A New Meaning for Lesbian Chic

Niki Cutler is the mastermind behind Dykes in the City, a
clothing line for lesbians, by lesbians. Cutler said she thinks that butch and
femme still exists and that femmes are a strong part of the community
— their personal style included.

"Perhaps [butch/femme] exists in my fashion because I would like to
offer to our community what I believe would be fashionably representative of
myself (a boi) and the woman that I date (a femme)," she wrote via email.
"Of course there are many facets of gender, and trust me, my fierce femme
friends have opened my eyes to be less stereotypical in characteristics of
gender. I have learned many a lesson. But I like to be challenged and put in my
place."

Cutler’s designs are largely for a modern butch crowd:
tuxedo-style button-downs, work shirts, ribbed tank tops and beanies, all
emblazoned with the DITC logo. But there are a few skirts in the collection, as
well, catering to femmes — or perhaps the butches who love them.

Fashion from DITC

"I think society looks for ways to categorize groups of human beings,
and perhaps historically dykes had more important things on their plates than
purchasing high fashion," Cutler said. "They were busy paving the way
for the future generations to take the next steps within the dyke culture, some
of those steps being arts and fashion. I think as time goes on, the stereotype
of lesbians not being into fashion will fade away because of these companies
that are producing the hottest trends in all of fashion, not just dyke
fashion."

Increasingly, fashion that purposely reads as
"butch" (or, perhaps, "lesbian") is being marketed directly
toward lesbians. Shot at Love
contestant Dani Campbell‘s clothing
line Futch will include clothing cut in a more "aggressive" style.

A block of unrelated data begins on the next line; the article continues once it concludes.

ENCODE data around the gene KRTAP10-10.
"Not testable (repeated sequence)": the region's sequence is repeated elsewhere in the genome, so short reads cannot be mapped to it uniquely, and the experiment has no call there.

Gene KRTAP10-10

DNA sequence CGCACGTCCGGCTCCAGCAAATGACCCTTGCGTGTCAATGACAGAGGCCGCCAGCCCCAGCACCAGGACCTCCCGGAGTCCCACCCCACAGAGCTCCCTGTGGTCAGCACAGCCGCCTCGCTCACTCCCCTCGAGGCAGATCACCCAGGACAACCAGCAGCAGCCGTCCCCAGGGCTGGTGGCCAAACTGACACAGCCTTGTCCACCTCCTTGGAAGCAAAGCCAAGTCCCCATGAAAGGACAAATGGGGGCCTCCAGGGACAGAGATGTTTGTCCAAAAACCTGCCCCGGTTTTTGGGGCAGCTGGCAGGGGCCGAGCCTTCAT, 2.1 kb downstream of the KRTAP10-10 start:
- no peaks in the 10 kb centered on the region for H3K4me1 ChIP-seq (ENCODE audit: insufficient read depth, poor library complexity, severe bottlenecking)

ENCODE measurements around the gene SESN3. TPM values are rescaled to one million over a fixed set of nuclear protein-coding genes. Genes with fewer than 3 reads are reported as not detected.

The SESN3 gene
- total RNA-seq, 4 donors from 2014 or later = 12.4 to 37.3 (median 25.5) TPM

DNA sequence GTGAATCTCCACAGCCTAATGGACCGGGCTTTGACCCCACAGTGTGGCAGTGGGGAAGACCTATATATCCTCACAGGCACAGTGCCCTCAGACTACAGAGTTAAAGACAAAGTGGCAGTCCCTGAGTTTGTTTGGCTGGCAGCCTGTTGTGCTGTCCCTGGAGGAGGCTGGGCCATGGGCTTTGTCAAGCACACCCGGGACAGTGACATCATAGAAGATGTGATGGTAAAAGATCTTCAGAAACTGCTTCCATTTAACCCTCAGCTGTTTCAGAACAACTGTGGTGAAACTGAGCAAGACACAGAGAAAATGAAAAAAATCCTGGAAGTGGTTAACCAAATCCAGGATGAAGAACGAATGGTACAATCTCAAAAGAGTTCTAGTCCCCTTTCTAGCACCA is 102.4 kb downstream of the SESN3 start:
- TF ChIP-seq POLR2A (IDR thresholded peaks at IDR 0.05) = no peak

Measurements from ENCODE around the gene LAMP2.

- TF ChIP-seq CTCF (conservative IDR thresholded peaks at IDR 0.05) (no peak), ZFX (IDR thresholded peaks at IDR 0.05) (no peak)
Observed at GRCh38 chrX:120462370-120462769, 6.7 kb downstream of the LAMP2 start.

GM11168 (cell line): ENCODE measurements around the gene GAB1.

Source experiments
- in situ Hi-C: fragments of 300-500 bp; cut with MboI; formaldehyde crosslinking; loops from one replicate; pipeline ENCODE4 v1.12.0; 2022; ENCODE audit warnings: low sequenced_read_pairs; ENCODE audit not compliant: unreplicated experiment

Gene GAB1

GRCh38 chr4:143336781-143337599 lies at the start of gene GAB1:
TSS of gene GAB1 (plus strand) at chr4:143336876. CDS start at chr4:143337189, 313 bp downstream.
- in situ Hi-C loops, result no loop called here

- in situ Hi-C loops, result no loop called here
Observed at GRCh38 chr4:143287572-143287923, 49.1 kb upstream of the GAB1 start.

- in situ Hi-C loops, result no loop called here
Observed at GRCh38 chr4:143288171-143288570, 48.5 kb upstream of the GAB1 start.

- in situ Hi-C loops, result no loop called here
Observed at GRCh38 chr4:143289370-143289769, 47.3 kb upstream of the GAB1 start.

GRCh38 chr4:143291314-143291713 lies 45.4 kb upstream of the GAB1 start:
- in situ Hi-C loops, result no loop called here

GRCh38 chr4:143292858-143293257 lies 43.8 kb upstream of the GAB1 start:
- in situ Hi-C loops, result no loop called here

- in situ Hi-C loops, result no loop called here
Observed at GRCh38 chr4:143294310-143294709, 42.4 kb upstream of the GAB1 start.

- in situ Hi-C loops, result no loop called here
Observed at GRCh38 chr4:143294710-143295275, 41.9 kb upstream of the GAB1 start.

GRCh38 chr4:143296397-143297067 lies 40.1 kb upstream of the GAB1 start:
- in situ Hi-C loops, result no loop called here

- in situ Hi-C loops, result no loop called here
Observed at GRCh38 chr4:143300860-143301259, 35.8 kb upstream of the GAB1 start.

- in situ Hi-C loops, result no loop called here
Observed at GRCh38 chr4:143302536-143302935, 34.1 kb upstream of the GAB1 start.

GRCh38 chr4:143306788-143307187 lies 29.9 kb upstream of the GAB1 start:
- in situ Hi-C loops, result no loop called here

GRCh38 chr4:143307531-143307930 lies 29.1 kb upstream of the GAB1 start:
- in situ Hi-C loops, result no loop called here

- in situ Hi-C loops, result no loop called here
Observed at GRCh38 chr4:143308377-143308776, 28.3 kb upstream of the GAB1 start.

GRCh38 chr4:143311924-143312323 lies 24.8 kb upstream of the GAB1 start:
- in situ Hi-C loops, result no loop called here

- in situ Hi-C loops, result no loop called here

Other lesbian-owned and operated clothing lines include Rigged Outfitters, a
New York company currently in the process of relocating to San Francisco, that
features tuxedo shirts printed with tattoo-inspired designs and the words ladykiller and outlaw.

"Dykes are really trendsetters in fashion, and I try very hard to
locate the next trend and provide it for the people," Cutler said.
"Regardless, I think there is something to be said about taking fashion
and putting some sort of meaning behind it.”

Femmes might be more inspired by the likes of Beth Ditto,
the frontwoman of the Gossip who likes to rifle through racks at thrift stores
and recreate dresses and tunics to her liking. She recently told Nylon magazine she is writing her own
"style guide," and that fashion to her has always been about
"punk."

Beth Ditto

"In elementary school, I was the only kid in class who
knew who Todd Oldham was," said Ditto. "When you’re my size or you
don’t have a lot of money, one reason punk is so appealing is because it tells
you that you don’t have to have anything to be somebody. You can wear your
mom’s nightgown to school and be awesome — that’s where fashion comes
from. Whenever I meet designers now, they’re always coming from the same
place."

She also said she was inspired by political movements as
fashion movements. "Look at the Black Panthers and Riot Grrrl and the
feminists of the ’70s not wearing bras — those are fashion statements. But
I mean, I also enjoy it. I am a woman who likes to get dressed up."

As a queer rock star who performs on an international stage,
Ditto has an opportunity to "dress up" on a regular basis and show
off her style. Instead of viewing fashion as something shallow that has nothing
to do with her performance, she uses it to represent herself. In turn, she’s
respected for the way she presents herself as much as she is for her booming,
soulful vocals.

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